Scott, who is from Tallahassee, Fla., said now they have a roof over their heads, a bed and bathroom of their own.

In addition, the family now has a place to put their belongings — the majority of which were donated by members of the Buy Nothing group. Prior to having the RV, Miller and Scott were not able to accept many items because they were carrying everything they owned with them.

“It’s been rough, but we got through it,” Scott said about their experiences so far.

The couple is especially grateful to have the RV because there were a few moments when they were on the street when they thought it would only be a matter of days that the state would take away their daughter. It was just a matter of when, not if, Miller said.

“My daughter has a home now,” he said through tears as the topic is still an emotional one for him.

At four months old, Hailly has come through things well.

“She is the world’s happiest baby,” Miller said.


Miller, Scott and Hailly are now out of the shelter and their RV is in the back parking lot behind Overtake Christian Church, where about a dozen families are staying as they work to get back on their feet.

There are cameras monitoring the lot and police come by on a regular basis to make sure everyone is safe.

In addition, everyone looks out for everyone else.

Whitlow, who visits with the family on a regular basis, said there is a sense of community among people staying there.

Miller and Scott agreed.

People share what they can with each other, whether that is tools, the use of their car to run errands during the day, cooking food or the use of a laptop to watch TV shows. Everyone also looks out for each other, keeping an eye on others’ belongings when they are not there.

Miller said it is hard enough to be in the position they are in at the moment and to try to get through things alone “ain’t going to happen.”

“It takes a whole tribe to get a family off the street,” he said.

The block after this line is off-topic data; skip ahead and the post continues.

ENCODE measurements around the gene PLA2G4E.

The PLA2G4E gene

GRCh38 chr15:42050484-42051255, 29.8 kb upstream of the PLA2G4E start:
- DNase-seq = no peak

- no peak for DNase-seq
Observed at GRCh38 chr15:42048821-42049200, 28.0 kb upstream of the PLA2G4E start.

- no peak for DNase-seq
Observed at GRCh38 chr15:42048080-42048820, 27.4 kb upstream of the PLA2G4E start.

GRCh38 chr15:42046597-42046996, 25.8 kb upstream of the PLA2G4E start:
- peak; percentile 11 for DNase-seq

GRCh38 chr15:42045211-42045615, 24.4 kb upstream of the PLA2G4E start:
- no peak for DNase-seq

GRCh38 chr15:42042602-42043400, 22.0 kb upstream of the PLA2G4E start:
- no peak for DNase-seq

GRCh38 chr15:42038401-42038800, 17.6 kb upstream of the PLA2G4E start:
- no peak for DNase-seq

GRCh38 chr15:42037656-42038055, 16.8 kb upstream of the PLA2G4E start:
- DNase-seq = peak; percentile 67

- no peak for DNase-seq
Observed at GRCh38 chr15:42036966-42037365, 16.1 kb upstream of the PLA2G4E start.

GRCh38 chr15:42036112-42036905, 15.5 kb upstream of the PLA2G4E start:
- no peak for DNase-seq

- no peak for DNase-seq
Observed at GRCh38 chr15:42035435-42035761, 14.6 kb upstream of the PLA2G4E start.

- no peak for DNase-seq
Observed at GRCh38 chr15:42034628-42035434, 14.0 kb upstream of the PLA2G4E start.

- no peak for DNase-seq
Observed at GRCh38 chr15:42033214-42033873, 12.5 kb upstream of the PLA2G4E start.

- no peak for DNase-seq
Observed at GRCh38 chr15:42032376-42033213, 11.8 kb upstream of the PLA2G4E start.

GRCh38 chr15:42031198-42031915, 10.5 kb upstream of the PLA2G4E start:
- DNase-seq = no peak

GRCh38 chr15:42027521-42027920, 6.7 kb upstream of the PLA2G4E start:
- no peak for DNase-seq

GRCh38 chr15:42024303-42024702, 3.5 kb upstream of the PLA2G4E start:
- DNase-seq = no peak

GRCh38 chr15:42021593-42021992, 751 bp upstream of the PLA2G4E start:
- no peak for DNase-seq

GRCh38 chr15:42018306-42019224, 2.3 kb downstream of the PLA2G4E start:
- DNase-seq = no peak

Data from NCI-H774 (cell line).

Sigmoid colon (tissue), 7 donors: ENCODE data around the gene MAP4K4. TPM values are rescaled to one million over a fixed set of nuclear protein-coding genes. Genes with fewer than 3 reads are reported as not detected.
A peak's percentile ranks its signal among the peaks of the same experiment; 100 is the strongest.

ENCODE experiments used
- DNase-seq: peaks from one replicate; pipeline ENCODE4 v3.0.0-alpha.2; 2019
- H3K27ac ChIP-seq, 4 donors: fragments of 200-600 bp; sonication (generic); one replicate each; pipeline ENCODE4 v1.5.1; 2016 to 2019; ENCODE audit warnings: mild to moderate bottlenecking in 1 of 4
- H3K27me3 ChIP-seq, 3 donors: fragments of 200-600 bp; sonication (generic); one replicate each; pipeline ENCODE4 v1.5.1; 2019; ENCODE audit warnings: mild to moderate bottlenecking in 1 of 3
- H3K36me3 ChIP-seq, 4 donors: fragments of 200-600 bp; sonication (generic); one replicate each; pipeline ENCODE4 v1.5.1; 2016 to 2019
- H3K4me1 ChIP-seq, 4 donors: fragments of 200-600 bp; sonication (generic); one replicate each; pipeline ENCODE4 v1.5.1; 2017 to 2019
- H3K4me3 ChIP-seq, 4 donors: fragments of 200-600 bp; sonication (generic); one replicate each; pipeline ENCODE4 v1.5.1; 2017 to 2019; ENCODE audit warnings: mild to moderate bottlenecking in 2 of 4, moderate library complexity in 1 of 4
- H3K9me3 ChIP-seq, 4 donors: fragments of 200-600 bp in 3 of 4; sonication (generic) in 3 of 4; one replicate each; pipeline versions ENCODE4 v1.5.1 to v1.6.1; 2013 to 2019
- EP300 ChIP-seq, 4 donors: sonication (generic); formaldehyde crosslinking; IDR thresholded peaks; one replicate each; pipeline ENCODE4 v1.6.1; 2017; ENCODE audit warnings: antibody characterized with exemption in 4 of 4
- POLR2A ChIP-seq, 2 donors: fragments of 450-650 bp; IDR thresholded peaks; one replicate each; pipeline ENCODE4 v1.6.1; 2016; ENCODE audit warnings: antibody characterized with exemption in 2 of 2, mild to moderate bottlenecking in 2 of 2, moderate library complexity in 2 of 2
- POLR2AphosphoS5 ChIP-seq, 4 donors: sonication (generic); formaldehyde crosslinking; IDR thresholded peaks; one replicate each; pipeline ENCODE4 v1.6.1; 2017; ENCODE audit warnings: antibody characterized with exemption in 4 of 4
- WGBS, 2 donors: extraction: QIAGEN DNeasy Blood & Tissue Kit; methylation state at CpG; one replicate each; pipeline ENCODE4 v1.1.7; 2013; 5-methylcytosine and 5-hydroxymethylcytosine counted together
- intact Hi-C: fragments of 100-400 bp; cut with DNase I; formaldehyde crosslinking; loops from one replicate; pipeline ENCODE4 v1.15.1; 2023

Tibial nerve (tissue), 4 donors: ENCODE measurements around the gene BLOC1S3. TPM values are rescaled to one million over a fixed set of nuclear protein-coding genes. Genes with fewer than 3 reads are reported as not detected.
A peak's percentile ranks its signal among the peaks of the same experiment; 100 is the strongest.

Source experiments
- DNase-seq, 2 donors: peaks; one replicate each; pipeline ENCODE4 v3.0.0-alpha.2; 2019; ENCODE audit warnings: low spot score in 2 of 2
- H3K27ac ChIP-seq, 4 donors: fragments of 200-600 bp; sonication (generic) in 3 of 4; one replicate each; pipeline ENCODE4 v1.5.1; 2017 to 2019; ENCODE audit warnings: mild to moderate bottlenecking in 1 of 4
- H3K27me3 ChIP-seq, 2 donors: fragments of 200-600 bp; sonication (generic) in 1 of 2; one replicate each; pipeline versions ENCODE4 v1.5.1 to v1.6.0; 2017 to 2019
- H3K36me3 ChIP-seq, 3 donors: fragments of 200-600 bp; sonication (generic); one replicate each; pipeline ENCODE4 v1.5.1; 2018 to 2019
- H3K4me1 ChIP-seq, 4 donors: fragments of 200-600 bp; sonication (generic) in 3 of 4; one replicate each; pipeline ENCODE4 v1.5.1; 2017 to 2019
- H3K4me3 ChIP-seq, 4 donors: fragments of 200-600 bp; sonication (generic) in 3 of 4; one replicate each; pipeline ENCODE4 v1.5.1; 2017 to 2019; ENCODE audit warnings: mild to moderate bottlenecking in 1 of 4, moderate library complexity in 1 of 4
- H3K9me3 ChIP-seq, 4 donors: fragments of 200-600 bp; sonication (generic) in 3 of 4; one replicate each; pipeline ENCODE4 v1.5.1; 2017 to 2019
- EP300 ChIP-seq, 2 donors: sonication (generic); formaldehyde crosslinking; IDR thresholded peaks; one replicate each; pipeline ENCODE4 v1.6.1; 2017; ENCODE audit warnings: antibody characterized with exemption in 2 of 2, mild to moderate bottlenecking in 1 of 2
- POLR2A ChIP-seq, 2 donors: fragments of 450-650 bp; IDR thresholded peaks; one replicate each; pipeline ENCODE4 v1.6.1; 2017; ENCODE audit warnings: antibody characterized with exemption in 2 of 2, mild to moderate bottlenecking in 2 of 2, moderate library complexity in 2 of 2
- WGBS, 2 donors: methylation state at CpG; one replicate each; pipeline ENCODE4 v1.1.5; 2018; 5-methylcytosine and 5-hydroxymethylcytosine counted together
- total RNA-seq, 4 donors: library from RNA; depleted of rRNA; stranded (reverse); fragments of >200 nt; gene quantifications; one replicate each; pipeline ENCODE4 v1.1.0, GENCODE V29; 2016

So in addition to sharing their belongings, Miller said the families also share information on resources and services. He said they know that just because one agency may not be able to help them, there may be someone else the agency could help.

Another way in which Miller is contributing to the small community behind the church is by starting a small garden in a plot of dirt in the lot so the people staying there in the future will have fresh produce to eat.


Although Miller was raised to always try to help others, it wasn’t until his family’s experiences in the last few months that he has really found the motivation to do more than volunteering with the Salvation Army.

Miller now realizes how difficult it is for someone to try to get their life back together after falling on hard times.

Although things are not perfect for his family yet — he has been unable to work due to mental health issues and they are still waiting to receive his disability benefits — this has not stopped Miller from reaching out to others.

Whitlow said he is often running around town, helping other people in similar situations to find services and other help.

For Miller, his role is obvious. As someone who is working to come out from a tough situation, he said he can help reassure newly homeless parents. In addition to showing them where they can receive the services they need, he can also let them know that their children will not be taken away from them just because they have lost their home — something he would never wish upon any parent.

“There’s a real need for somebody who’s been through it,” he said.